Temperature screenings are a good example of when agents and brokers can talk to their clients about requesting a hold harmless waiver related to COVID-19. This waiver will confirm that the business is aware of the risks and potential harm they incur and that the security firm cannot fully limit the risk of COVID-19, even with temperature checks.
Temperature screening also creates coverage questions and concerns. Some commercial insurance programs for security professionals include incidental medical malpractice coverage, which is now more important than ever. That provides coverage for pandemic-related duties, such as temperature screenings, provided they establish that their work does not guarantee the absence of COVID-19.
In order to avoid tasking security officers with a pseudo-medical responsibility, security firms have also turned to contracted medical professionals to handle this work. True medical professionals are not covered under most security firms’ commercial policies, which means the firms would need to ensure these contractors have appropriate medical malpractice policies before performing work on behalf of the firm.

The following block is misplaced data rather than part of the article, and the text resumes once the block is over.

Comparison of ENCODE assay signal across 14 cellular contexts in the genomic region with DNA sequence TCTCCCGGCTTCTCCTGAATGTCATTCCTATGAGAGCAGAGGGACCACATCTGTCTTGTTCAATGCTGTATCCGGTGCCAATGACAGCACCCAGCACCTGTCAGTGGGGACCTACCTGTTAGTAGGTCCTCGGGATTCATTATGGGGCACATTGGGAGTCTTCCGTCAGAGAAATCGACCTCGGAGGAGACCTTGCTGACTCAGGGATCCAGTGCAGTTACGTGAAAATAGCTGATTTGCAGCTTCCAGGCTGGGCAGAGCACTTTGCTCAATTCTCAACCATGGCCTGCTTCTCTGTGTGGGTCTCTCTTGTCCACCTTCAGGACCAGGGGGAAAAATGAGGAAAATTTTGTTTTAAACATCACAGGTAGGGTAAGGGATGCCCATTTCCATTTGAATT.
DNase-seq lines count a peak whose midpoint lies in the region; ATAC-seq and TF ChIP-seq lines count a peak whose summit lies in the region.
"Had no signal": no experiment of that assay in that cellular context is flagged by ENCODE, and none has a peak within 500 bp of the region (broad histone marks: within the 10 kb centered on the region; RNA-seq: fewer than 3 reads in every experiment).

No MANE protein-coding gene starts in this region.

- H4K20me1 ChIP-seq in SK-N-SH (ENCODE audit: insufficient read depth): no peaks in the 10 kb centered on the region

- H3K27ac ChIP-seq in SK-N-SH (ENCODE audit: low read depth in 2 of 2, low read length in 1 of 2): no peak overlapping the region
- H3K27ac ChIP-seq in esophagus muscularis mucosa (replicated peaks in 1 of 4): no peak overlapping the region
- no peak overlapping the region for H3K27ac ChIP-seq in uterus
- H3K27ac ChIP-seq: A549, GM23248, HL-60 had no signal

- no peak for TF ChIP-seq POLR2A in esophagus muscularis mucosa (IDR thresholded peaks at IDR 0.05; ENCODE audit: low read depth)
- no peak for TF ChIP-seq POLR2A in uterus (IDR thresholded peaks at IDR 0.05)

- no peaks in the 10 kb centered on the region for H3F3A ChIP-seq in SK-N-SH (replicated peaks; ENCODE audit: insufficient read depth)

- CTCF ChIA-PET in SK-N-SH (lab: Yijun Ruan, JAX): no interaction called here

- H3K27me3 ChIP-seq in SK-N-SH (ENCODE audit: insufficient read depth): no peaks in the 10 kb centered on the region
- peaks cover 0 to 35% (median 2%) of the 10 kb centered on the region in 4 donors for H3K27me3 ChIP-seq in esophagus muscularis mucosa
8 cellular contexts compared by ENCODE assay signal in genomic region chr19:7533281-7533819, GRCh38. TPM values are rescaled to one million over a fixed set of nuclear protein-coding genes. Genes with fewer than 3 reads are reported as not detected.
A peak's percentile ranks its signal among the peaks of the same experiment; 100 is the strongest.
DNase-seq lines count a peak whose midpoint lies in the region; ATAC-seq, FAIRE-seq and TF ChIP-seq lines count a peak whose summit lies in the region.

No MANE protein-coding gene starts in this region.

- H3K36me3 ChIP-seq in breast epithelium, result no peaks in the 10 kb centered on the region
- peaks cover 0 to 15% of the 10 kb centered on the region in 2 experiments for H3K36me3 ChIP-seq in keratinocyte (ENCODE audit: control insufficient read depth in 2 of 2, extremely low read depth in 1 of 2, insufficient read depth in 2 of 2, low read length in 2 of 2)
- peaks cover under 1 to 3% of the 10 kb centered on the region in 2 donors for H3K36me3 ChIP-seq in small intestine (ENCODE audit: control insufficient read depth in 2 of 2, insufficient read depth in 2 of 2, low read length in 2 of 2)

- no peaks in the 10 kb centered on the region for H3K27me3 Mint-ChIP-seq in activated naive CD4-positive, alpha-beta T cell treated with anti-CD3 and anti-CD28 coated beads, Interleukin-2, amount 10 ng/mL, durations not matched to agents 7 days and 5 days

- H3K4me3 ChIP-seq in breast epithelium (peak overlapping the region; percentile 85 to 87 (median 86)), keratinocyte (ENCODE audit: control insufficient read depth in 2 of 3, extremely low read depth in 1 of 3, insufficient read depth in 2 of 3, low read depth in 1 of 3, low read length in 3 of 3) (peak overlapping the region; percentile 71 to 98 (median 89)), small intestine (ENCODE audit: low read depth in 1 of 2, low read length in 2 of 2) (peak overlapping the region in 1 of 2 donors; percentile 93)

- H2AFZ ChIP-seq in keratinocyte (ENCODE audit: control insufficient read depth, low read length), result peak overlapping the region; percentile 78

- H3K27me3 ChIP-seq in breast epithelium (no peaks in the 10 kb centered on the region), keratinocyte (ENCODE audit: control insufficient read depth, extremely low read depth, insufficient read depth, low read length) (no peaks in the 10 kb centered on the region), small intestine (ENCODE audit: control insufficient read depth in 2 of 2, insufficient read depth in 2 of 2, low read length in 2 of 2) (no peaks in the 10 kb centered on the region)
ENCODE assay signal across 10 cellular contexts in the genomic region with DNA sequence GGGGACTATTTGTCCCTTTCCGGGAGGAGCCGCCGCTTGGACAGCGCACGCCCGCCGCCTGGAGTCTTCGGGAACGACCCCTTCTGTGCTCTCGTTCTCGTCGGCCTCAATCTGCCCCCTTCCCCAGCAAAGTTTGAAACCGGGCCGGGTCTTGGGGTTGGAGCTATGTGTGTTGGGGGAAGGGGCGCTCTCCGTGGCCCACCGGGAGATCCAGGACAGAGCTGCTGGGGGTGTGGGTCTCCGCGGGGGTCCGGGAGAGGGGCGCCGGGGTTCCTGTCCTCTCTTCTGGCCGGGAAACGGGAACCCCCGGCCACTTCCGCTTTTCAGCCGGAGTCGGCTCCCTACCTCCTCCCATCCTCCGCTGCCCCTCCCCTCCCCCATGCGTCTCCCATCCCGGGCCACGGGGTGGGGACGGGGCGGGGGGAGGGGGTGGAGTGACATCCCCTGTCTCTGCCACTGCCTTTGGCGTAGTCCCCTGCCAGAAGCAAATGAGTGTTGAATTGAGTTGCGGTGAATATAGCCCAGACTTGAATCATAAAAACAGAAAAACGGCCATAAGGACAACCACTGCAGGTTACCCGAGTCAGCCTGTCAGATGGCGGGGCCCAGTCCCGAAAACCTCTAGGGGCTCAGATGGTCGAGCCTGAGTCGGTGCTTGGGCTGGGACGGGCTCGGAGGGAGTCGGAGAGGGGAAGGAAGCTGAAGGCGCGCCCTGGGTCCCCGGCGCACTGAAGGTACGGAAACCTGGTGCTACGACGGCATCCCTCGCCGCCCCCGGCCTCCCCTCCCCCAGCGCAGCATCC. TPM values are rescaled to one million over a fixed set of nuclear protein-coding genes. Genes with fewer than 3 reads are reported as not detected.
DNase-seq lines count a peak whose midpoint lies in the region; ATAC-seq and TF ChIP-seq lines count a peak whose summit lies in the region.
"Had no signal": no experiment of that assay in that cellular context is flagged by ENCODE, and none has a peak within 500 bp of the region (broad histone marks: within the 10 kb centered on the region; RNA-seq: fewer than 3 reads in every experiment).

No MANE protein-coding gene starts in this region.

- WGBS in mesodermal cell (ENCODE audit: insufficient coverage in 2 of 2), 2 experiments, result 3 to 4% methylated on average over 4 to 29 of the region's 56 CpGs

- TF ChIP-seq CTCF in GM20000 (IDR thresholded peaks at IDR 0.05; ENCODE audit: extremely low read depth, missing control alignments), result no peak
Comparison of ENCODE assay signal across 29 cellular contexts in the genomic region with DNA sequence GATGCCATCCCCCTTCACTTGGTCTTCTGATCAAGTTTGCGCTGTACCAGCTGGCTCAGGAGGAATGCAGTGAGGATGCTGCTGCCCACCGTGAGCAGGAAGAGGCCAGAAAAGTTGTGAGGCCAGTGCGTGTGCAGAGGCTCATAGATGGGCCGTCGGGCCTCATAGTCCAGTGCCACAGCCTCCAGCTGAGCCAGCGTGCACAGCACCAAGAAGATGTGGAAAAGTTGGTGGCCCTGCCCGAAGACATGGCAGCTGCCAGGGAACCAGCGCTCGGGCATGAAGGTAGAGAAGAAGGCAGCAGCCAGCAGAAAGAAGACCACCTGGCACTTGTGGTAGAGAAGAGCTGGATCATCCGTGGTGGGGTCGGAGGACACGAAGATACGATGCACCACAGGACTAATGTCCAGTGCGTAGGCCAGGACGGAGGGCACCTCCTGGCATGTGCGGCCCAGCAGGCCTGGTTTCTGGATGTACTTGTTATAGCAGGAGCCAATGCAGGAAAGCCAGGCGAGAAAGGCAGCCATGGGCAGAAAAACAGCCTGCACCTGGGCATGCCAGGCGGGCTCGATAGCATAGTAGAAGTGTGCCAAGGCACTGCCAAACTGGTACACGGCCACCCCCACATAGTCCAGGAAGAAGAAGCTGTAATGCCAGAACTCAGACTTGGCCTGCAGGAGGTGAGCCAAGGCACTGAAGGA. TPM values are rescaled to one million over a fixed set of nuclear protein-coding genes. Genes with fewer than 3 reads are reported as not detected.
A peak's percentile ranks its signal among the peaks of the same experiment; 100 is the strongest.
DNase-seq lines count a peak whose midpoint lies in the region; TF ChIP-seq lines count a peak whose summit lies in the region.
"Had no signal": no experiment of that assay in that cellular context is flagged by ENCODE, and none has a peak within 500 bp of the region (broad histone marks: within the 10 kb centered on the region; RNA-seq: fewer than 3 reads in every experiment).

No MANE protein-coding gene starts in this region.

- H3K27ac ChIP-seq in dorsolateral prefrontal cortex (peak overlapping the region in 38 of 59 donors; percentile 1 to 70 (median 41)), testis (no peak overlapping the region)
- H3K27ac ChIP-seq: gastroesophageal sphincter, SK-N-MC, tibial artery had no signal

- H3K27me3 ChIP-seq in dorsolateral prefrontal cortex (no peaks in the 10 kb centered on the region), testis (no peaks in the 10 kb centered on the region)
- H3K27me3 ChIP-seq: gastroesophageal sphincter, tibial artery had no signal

Similarly, sanitation work taken on recently by security officers raises concerns about coverage risk exposures. Of course, the post order issue remains a concern here, and security firms should review and revise their contracts as needed before adding any new responsibilities. This is another place where brokers can be particularly helpful, working with security firms to decide whether they are covered, and if not, if the insured wants to take on the work. Since sanitization work lies outside the scope of security duties, typically it would be excluded from a policy designed for a security firm. This means they may need a different policy to cover the work, under a separate ISO classification, likely for janitorial work.
Workers’ compensation considerations
In addition to new responsibilities, COVID-19 raised concerns about workers’ compensation exposures and employee safety. However, as I described above, security firms have responded quickly and efficiently to protect their officers who were still working. One of the leading factors in the security industry’s successful response was their immediate prioritization of providing officers with access to PPE and other needed tools to continue working in a safe environment.
In the event a security officer does contract COVID-19, what should their response be? The officer should immediately notify their employer and seek medical attention, if necessary, and isolate as instructed. The employer should then report to their workers’ compensation carrier so they can set up a file and perform a full investigation, including contact tracing, to determine compensability.
For businesses in all industries, COVID-19 has not only raised safety concerns but also struck a blow to their viability. Yet we have been reassured to see how many security firms were able to keep operating while protecting their employees and clients. If anything, this is a testament to the power of adopting a risk management mindset, and a reminder that all industries must continue to prioritize careful risk management going forward.